Guest post by Valerie A. Kremer, CNHP, 2nd year, Canadian College of Naturopathic Medicine
Integrative medicine practitioners from around the world came together to discuss patient-centered care, current research in mind-body medicine, education, and policy at the International Congress on Integrative Medicine and Health (ICIMH), May 8–11, held in Baltimore, MD. The 5th biennial Congress brought together 1200 attendees, representing over 150 academic institutions and organizations from 28 countries. I was honored to be able to represent the Canadian College of Naturopathic Medicine and Canada, made possible by the Naturopathic Medical Student Association (NMSA) Public Policy Fellowship.
U.S. Senator Barbara Mikulski kicked off the Congress with an inspiring speech that helped to set the tone for the rest of the four-day conference. From a public policy standpoint, she said that representatives from agriculture, housing, and business need to be invited to the table since they are part of the healthcare conversation and are sometimes left out. She said that we can enact change in our communities and government because we are “compassionate, credentialed, and convincing.” She also remarked that the greatest way to enact change for the future of our profession is through young people. Our young people are, after all, the future of naturopathic medicine! She closed with the importance of finding meaning and purpose in what we do. “You cannot burn out because you need to keep the flame going. Go back to your purpose and meaning,” she said. During the conference, many of the presenters echoed Sen. Mikulski’s words and sentiments during their presentations.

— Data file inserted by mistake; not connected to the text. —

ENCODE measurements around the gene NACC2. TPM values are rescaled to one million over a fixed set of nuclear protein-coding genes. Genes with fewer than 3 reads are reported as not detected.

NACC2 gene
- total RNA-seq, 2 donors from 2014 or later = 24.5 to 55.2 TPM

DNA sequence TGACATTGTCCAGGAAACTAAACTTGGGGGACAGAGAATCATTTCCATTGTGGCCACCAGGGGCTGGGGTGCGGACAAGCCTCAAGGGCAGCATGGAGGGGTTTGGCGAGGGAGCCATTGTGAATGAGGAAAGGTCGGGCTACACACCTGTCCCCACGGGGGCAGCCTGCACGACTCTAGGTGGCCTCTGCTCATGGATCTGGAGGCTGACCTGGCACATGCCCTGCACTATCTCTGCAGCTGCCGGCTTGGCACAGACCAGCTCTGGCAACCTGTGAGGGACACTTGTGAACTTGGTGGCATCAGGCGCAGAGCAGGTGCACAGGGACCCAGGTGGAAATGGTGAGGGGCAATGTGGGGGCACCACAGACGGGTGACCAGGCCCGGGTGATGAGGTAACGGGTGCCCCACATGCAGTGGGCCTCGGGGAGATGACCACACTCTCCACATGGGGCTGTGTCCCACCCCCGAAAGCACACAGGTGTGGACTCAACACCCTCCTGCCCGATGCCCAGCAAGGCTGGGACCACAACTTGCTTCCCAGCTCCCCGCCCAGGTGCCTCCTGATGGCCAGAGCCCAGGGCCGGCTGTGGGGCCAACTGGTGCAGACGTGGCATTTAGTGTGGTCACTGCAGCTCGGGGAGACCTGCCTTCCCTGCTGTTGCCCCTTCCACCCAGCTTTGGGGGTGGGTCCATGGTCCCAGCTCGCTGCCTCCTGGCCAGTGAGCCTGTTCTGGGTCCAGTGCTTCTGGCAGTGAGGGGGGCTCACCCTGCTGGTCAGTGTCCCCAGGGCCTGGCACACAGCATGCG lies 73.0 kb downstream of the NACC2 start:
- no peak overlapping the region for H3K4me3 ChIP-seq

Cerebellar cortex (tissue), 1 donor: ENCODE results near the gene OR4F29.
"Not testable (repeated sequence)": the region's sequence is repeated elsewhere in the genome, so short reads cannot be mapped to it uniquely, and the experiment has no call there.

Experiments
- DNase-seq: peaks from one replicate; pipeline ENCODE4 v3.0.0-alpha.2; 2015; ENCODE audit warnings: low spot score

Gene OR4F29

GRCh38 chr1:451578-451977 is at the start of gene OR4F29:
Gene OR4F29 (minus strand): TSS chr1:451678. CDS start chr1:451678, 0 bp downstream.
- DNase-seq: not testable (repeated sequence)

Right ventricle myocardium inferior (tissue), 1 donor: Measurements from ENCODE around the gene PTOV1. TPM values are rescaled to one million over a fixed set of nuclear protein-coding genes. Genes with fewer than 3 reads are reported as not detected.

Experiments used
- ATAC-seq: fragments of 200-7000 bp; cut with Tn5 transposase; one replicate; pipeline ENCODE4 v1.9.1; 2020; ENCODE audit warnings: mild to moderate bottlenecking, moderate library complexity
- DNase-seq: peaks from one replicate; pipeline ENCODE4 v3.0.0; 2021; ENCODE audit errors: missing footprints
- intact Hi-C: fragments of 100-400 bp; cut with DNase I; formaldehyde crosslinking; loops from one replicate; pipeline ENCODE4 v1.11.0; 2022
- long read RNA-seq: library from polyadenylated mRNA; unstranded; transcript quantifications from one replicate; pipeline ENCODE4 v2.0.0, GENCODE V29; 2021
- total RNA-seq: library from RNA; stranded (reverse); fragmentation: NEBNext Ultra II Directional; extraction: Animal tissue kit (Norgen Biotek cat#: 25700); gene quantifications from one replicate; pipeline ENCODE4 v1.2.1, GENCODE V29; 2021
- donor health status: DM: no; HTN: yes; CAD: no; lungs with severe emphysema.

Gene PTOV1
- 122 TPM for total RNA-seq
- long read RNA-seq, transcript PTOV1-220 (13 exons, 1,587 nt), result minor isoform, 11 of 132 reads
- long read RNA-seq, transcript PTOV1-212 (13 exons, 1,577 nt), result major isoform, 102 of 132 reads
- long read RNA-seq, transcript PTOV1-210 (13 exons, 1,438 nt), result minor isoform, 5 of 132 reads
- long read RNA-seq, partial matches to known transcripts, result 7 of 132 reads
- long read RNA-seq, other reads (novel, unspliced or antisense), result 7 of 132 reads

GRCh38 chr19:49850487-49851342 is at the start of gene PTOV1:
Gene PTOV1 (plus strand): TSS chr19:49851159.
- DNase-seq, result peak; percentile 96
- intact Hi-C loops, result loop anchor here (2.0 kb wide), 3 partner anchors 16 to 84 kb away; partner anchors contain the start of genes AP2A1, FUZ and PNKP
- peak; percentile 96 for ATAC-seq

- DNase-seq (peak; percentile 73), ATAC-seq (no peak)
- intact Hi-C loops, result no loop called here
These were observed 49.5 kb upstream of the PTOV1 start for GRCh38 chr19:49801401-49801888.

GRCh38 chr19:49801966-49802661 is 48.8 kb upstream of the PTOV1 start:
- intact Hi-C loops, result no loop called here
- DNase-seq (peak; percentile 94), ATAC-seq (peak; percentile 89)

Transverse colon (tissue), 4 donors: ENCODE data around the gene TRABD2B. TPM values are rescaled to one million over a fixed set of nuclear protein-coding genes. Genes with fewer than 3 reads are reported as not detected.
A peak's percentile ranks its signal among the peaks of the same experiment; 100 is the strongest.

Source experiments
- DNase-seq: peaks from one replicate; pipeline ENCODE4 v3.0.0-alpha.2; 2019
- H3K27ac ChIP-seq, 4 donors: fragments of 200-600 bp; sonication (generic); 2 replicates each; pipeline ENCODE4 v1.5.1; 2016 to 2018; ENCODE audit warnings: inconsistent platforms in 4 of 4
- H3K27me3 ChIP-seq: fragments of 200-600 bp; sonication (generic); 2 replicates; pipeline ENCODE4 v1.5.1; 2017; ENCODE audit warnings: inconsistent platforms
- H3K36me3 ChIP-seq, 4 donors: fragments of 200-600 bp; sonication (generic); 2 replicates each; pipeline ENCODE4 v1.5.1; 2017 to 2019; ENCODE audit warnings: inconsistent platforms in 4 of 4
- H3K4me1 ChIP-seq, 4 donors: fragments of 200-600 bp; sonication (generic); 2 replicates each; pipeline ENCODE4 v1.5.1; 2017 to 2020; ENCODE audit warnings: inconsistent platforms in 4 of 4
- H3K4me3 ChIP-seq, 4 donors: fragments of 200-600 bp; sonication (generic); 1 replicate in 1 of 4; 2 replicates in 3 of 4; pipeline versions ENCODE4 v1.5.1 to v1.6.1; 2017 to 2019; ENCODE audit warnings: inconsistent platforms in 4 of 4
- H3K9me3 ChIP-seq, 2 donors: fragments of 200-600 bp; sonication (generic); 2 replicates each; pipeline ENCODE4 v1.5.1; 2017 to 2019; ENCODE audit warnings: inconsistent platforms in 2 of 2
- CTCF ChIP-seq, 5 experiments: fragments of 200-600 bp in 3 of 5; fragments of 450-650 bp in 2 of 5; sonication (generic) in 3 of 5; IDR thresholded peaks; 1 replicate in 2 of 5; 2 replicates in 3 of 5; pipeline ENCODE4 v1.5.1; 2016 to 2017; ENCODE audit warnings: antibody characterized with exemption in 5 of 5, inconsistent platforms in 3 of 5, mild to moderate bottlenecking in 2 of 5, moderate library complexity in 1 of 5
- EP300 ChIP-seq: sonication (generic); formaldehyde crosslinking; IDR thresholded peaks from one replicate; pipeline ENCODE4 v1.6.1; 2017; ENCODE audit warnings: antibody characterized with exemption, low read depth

Being a naturopathic medical student among the world’s top researchers, healthcare practitioners, educators, and policy advocates, was an incredible life-changing experience. There were so many discussions during the ICIMH that made an impact on me. Some notable ones were: the incredible research in mind-body medicine and the gut microbiome from top institutions that mirror what we learn in naturopathic medical school; the whole health model of care from the Veteran’s Administration; the role of fascia and how to work with it to help patients in physical medicine; how to use a business case to increase profits; and how yoga and tai chi are being shown to reduce inflammatory markers.
The small group sessions of the conference truly embodied the work of integrative medicine. I was able to work on a team of other healthcare professionals to problem-solve difficult business cases that addressed stakeholders such as insurance companies, hospitals, and healthcare systems. It was truly incredible to see each practitioner’s experience guide their decision-making process and to be a part of a team that created effective solutions for patient-centered care.
Being able to connect face-to-face with open-minded integrative health care practitioners around the globe was an invaluable experience. I am grateful for connections not only with integrative medicine practitioners and researchers, but also the other student leaders who are shaping the future of research and representing their institutions and professions. I am truly inspired and can’t wait to continue these conversations with the people I met to create the best care possible for patients. I can’t recommend this Congress enough to students.
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